Auto chiefs go empty-handed

Keeping Up the spirit: Wall Street job-seekers and recruiters gather at a “Wall Street Pink Slip Party” at the Manhattan bar Public House on Tuesday.

Keeping Up the spirit: Wall Street job-seekers and recruiters gather at a “Wall Street Pink Slip Party” at the Manhattan bar Public House on Tuesday.   | Photo Credit: — Photo: AFP

David M. Herszenhorn and Bill Vlasic

WASHINGTON: The chief executives of Detroit’s Big Three automakers — General Motors, Ford and Chrysler — departed Washington empty-handed on Wednesday night after two days of pleading for a financial lifeline on Capitol Hill.

As the hearings and intense behind-the-scenes negotiations appeared to come to naught, Senate majority leader Harry Reid went to the floor seeking to bring up the Democrats’ plan to provide $25 billion in aid from the $700-billion financial bailout programme. The Republicans objected, effectively killing the plan.

Senator Christopher S. Bond then requested that the Senate consider a compromise measure that would speed access to $25 billion in federally subsidised loans that have been signed into law by President Bush. Those loans, however, were meant to help the auto companies retool their plants to make fuel-efficient vehicles, so Reid objected to that.

In an interview on Wednesday evening in his Washington office, Rick Wagoner, chief executive of General Motors, the most imperilled of the auto companies, struggled to remain upbeat after two days of gruelling testimony.

Legislators had criticised Mr. Wagoner and the two other chief executives for failing long ago to build better cars or to revamp their operations. They were even attacked for travelling to Washington in corporate jets, which some lawmakers mocked as hardly a sign of frugality.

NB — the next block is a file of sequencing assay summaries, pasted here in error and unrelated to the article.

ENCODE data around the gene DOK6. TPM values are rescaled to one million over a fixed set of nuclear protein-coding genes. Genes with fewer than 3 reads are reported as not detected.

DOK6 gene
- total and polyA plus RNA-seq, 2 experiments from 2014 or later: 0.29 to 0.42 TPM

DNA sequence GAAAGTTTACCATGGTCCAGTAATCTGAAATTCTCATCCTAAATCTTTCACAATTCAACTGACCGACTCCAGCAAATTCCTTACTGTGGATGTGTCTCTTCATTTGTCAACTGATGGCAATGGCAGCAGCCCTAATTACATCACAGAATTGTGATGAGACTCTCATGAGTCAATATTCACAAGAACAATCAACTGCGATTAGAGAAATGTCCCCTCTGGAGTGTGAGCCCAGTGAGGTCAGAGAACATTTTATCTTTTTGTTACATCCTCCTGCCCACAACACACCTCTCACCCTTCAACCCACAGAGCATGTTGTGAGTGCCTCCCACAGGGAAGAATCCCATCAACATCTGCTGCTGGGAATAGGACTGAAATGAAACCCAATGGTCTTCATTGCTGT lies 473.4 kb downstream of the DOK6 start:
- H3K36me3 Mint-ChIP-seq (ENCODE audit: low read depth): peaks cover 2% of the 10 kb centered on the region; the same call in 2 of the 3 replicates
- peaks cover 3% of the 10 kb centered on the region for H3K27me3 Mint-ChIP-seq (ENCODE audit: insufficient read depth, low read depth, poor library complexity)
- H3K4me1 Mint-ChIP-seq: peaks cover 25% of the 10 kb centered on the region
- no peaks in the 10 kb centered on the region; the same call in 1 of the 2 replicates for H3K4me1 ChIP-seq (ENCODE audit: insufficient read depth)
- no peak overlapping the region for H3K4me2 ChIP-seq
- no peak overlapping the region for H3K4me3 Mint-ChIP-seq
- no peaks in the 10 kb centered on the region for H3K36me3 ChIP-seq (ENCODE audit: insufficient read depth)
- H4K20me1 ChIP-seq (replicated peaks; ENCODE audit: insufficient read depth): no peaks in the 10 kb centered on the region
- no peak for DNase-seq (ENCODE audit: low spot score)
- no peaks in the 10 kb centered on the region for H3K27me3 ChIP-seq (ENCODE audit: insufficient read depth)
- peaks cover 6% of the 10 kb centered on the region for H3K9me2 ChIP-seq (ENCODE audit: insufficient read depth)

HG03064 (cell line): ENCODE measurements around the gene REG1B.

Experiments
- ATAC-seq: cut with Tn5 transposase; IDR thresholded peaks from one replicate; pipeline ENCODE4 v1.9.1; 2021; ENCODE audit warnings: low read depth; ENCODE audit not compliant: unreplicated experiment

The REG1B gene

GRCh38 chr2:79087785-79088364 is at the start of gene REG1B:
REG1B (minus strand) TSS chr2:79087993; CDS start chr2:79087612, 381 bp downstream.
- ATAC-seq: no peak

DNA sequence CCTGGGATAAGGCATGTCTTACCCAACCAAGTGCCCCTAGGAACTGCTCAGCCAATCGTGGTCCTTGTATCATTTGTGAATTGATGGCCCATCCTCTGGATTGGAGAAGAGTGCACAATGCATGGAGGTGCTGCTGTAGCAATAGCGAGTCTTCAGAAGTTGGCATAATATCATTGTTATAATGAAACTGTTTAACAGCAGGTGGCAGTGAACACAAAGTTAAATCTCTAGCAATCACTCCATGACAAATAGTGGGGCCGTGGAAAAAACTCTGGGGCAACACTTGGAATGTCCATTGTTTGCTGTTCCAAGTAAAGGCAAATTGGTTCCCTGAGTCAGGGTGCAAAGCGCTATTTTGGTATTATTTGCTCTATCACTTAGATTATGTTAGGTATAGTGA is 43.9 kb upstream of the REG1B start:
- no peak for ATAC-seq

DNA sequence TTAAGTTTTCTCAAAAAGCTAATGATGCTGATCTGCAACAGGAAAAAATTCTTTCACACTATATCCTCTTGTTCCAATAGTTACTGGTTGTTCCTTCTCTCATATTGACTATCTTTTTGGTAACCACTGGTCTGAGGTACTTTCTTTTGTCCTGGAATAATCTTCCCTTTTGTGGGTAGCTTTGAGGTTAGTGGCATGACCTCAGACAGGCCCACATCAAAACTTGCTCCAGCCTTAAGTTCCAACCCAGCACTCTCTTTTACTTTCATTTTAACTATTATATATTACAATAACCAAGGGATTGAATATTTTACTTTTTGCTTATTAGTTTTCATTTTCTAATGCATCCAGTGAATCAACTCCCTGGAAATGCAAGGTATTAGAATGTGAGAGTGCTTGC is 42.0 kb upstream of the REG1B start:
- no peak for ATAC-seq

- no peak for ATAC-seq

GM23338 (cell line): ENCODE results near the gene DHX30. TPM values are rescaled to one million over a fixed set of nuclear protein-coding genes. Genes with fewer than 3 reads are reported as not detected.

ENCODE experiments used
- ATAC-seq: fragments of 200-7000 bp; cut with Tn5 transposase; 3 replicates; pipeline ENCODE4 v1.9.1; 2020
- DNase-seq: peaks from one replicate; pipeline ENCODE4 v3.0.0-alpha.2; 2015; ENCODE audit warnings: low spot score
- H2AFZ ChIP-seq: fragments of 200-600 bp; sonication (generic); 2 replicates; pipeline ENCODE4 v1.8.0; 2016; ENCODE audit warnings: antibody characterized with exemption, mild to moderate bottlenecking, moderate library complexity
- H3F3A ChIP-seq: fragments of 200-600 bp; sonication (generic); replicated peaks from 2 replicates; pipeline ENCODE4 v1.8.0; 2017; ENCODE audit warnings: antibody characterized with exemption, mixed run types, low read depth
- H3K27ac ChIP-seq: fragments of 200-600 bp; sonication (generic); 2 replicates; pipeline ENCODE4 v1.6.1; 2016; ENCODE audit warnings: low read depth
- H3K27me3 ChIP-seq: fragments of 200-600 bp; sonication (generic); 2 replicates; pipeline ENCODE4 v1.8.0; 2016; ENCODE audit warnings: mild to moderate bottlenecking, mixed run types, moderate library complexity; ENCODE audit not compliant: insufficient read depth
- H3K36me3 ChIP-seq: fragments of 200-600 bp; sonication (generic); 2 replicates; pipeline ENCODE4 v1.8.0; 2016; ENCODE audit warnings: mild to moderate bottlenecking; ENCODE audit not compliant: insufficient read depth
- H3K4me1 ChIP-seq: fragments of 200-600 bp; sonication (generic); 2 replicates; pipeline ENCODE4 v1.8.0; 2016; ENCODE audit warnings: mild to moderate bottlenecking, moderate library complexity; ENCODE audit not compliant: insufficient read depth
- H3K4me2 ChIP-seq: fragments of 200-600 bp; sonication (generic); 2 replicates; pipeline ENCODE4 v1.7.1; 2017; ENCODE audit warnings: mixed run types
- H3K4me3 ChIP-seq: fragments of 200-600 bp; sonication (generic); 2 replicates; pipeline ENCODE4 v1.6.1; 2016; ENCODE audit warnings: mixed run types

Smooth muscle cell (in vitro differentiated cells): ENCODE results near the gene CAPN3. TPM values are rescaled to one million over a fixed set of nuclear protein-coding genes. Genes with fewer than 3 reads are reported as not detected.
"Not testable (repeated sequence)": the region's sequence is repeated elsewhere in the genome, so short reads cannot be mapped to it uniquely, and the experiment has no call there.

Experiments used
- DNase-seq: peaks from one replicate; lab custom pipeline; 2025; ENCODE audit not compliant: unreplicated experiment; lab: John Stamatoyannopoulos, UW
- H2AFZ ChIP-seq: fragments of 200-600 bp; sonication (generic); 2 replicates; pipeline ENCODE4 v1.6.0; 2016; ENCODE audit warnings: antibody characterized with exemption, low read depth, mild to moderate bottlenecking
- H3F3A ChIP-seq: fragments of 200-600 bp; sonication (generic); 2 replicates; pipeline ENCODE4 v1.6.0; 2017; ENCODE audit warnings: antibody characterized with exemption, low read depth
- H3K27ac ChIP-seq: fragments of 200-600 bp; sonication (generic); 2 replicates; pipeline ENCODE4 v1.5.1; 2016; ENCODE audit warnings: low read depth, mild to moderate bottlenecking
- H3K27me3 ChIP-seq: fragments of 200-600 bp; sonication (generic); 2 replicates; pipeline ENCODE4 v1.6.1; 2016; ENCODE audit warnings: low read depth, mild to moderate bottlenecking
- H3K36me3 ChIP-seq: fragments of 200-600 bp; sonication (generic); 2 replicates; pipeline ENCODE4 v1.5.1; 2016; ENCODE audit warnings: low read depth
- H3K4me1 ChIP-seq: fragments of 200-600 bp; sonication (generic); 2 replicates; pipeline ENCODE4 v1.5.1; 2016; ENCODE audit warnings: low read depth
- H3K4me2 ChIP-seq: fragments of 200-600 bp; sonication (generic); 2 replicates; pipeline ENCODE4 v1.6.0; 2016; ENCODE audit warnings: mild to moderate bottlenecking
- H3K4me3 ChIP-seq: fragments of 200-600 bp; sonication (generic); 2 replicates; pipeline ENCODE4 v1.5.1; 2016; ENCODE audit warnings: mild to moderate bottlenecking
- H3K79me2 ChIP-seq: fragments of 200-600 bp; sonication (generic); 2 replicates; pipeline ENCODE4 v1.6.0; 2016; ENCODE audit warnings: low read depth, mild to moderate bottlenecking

“This is all part of what we signed up for when we made this request,” said Mr. Wagoner, seeming drained and uncertain of what would come next. “We knew we needed to testify and come down and tell our story, and we know the Congress needs to decide if it’s going to act and how it’s going to act. We don’t think realistically one should have expected an answer tonight, and I still remain hopeful.”

But with the House set to adjourn at the end of Thursday, the automakers were left with only the dimmest of hopes that Congress would provide any assistance this year.

And though Mr. Reid did not completely close the door to a deal, House Speaker Nancy Pelosi has repeatedly expressed strong opposition to the core of Mr. Bond’s proposal.

In a sign of the pessimism among congressional Democrats, majority leader Steny H. Hoyer told legislators on Wednesday that no House votes were expected on Thursday, meaning the Senate was not expected to send over any legislation for approval.

Mr. Wagoner met congressional leaders late on Wednesday before leaving for Detroit, and while he declined to say if he expected some last-minute aid package, he said GM would welcome any form of assistance. — New York Times News Service

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